The Ultimate Guide to Law Enforcement Ransomware Protection

When considering how to prevent ransomware, focus on the essential asset of every organization: content. Security must go beyond protecting infrastructure. A form of malware, ransomware essentially takes files and systems hostage, blocking content.

What is Ransomware?

Ransomware is a type of malicious software that locks your electronic device and prevents you from accessing your data unless a fee is paid. Ransomware generally comes in two forms. The first type of ransomware is known as “locker ransomware”. As it sounds, locker ransomware locks (also known as “encrypts”) the entire hard drive of your electronic device, which essentially locks it out of your entire system. The second type of ransomware is called “crypto ransomware” and only locks certain important files on your electronic device like spreadsheets, Word documents, or photos.

Ransomware works by entering a system and then spreading between organizations. Several common tactics used to gain access are:

    • Drive-by-downloads
    • Phishing
    • Malicious Advertising or Malvertising
    • Exploit kits
    • Social Engineering

Once the ransomware has been activated, it generally encrypts the infected systems and presents a ransom note. Depending on the type of ransomware, it can sometimes be decrypted. The most virulent strains of ransomware cannot be decrypted without the attacker’s key.

How is Ransomware Distributed?

Cybercriminals often use phishing emails or exploit kits to put ransomware on your electronic device. In a phishing email, cybercriminals use a “bait” that is generally shaped like what appears to be a link to a legitimate website or a valid attachment such as a Word document or spreadsheet. However, the links or attachments actually deliver malicious software that infects your electronic device with ransomware. Also, since the “bait” is usually sent by email, it is difficult for security software to filter potentially harmful messages. An exploit kit is an automated malicious tool that searches for security vulnerabilities in electronic devices that have not been updated (also known as “patched”). After the exploit kit locates the security weakness, the cybercriminal can deliver ransomware to the device.

Why are Law Enforcement Agencies a Target?

Law enforcement agencies are targeted by ransomware attacks due to cybercriminals’ desire for profit, retaliation, and notoriety.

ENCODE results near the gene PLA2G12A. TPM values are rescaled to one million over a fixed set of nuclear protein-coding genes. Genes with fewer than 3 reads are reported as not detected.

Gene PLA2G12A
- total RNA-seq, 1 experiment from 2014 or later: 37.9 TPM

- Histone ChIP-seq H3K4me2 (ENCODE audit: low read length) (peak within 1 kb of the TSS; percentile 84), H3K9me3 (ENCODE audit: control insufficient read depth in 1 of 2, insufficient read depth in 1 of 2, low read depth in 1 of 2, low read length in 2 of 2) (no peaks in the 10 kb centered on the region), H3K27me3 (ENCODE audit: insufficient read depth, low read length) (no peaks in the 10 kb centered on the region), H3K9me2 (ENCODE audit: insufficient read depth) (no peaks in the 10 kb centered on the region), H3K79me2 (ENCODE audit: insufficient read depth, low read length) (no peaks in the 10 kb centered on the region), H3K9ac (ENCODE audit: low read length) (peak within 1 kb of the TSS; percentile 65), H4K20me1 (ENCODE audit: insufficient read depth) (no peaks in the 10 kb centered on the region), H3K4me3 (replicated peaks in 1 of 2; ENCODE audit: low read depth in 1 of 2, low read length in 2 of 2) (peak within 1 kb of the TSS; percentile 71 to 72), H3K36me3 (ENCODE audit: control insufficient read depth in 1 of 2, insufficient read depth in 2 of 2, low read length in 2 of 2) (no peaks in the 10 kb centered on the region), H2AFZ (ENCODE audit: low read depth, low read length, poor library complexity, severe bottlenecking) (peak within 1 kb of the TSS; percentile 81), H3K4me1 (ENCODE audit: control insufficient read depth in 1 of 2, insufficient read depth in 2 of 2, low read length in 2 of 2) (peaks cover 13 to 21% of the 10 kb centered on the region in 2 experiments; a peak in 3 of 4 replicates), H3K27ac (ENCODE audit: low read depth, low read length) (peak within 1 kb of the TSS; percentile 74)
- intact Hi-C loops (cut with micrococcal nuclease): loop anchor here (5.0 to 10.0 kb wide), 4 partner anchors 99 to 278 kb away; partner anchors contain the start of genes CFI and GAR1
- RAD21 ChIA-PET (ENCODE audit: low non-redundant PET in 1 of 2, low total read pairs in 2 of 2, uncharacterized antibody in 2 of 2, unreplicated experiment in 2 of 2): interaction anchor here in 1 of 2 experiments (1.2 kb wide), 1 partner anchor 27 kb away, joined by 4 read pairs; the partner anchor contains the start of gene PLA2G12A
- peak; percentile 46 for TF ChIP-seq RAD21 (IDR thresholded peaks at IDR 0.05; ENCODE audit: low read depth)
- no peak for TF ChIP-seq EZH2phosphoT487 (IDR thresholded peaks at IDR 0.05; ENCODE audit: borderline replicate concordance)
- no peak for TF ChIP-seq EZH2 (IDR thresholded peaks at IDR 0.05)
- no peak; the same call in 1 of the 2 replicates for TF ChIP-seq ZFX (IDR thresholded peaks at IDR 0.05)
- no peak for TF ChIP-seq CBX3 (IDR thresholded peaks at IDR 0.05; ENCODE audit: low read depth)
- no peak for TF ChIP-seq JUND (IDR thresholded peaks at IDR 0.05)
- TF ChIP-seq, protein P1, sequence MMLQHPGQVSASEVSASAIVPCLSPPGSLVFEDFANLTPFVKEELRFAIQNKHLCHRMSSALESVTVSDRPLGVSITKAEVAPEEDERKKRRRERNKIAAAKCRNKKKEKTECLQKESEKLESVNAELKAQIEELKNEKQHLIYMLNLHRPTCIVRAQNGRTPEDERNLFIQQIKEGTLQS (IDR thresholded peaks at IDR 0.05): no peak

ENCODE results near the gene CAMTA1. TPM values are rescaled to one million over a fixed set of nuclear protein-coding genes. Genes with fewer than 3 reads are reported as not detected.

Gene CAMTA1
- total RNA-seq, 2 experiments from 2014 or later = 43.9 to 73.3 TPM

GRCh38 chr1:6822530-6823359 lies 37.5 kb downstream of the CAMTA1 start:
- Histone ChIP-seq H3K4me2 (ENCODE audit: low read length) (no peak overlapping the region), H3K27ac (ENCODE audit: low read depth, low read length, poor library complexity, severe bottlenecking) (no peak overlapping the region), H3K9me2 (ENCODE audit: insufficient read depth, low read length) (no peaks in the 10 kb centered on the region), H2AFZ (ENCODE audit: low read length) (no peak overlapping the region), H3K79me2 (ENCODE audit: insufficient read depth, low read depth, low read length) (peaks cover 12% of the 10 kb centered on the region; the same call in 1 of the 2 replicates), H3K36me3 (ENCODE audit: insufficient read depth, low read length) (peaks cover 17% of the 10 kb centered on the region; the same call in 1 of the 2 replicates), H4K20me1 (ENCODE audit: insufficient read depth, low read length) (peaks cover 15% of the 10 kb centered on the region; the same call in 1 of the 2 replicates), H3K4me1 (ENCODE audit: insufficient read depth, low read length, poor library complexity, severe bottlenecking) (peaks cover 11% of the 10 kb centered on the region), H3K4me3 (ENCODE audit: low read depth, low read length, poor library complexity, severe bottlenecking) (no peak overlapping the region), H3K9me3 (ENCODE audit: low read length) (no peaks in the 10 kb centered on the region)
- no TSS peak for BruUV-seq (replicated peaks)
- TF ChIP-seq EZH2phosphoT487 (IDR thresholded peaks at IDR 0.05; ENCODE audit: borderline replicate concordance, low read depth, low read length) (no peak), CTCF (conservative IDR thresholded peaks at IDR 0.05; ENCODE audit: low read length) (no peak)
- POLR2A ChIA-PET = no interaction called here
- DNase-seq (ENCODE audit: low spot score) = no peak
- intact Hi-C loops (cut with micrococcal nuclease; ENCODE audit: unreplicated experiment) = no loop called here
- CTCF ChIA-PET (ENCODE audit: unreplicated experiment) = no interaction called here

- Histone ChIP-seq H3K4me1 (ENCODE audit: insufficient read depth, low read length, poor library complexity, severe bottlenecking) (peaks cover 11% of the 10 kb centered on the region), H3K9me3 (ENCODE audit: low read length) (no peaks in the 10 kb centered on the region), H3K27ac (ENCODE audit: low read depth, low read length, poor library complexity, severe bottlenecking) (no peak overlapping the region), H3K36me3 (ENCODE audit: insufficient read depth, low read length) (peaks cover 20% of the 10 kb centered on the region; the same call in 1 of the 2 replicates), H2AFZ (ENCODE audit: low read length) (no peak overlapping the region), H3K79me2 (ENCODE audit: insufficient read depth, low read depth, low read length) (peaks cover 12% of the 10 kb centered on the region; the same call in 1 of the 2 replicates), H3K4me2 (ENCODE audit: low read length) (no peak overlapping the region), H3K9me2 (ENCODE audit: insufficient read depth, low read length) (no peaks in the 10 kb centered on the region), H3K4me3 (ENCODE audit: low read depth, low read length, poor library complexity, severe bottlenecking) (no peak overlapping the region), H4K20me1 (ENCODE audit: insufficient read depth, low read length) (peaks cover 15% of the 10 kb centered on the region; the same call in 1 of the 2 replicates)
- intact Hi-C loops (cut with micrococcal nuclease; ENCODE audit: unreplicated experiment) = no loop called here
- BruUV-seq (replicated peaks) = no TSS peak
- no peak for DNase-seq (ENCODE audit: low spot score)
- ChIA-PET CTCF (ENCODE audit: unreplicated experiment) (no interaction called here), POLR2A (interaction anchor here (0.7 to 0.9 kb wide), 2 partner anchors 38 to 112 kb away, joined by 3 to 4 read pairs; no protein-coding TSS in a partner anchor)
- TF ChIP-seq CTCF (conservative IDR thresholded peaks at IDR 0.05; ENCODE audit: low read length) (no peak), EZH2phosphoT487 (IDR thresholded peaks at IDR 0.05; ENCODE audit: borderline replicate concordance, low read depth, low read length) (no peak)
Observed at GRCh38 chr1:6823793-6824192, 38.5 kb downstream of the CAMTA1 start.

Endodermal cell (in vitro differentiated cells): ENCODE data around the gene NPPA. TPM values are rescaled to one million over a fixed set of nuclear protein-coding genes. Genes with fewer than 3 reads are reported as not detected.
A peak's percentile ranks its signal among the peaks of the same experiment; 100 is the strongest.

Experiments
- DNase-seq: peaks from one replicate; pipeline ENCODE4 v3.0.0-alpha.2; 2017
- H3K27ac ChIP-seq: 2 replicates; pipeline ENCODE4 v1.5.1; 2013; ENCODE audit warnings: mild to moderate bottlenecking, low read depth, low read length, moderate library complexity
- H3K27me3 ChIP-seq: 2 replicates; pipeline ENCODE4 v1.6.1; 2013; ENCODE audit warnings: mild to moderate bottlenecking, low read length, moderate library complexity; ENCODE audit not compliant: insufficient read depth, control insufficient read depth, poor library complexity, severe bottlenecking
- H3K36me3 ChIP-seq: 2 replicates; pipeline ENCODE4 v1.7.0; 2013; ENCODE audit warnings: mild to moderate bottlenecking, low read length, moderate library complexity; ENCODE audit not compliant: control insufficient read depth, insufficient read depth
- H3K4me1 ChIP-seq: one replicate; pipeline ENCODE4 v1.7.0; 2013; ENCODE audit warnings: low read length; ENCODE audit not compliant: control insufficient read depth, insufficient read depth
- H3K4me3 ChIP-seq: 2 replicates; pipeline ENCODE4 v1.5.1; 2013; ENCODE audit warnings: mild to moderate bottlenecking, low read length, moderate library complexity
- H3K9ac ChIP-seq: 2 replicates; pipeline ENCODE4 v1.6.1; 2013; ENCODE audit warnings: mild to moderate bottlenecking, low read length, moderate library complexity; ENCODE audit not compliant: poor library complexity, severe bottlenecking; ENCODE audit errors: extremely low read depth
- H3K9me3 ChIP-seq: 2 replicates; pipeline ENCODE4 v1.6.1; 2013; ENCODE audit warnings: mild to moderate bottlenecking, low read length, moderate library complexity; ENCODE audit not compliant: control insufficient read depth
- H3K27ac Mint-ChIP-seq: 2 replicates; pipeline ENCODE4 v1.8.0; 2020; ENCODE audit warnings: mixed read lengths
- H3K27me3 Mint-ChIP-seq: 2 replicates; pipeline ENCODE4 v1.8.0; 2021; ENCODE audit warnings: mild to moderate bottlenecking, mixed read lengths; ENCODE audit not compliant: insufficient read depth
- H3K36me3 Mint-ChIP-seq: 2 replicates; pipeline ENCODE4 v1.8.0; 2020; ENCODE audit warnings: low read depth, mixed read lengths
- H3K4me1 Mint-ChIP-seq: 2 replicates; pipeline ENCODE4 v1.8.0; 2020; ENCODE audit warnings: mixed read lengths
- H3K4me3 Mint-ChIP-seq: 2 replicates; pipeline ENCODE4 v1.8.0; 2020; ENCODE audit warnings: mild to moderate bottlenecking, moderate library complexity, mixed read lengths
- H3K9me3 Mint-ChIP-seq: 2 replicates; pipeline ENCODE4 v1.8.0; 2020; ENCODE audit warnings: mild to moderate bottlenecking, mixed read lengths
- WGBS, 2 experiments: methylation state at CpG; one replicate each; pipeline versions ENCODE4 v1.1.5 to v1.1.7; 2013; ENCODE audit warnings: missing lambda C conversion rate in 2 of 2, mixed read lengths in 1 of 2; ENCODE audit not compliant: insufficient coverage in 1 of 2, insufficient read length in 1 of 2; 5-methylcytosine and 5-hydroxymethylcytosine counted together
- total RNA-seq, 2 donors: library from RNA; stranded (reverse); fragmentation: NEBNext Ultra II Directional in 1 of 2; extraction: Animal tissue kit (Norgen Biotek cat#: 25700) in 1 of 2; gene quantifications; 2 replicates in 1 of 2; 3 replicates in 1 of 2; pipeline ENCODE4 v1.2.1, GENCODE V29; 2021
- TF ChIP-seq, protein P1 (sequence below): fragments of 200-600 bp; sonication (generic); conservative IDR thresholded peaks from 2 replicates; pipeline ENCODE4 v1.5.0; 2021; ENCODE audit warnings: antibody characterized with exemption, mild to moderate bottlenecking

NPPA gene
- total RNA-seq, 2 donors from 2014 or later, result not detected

Cybercrime is a profitable business and there is a huge market for information maintained in law enforcement computer systems, such as case files and personnel records. Most of the time, ransomware attackers will require payments to be made in some type of digital currency. The most popular digital currency is Bitcoin and since the beginning of June 2018, the value of Bitcoin exceeded $7,600.00. Therefore, receiving even a single Bitcoin is reward enough for cybercriminals to continue ransomware attacks.


Cybercriminals May Try to Deliver Ransomware to Law Enforcement agency systems in retaliation for daily law enforcement work, such as investigations or verdicts resulting in criminal convictions. At the same time, the witnesses or suspects related to controversial cases could target law enforcement agencies. Finally, disgruntled current or former employees may turn to ransomware as a way to retaliate against your former or current employers.


Successfully executing a ransomware attack against a law enforcement entity can provide individuals or groups with notoriety and credibility in the cybercriminal community. Additionally, media coverage and mentions on social media are very attractive to cybercriminals.


Once an agency was encrypted with ransomware, it’s highly difficult to use the digital evidence in court. This is solely because there is no real way to prove it was not altered from its original format or taken and used elsewhere. Thus, it jeopardizes the chain of custody and integrity of the files.

The Next Steps

The best and fastest way to respond to a ransomware attack is to have a plan. This means researching and documenting every step of the recovery process, including assigning roles and responsibilities. Quick response to a ransomware attack goes a long way toward mitigating damage and speeding recovery. With ransomware, advance planning and the effectiveness of the plan can determine the impact of an attack. Ready to get started? CJIS Solutions have experts ready to answer your questions and take action. CJIS Solutions was the first CJIS Compliant cloud hosting company in the United States providing every day technologies to law enforcement. Please feel free to call us or fill out the contact form, and someone will be immediately in touch with you!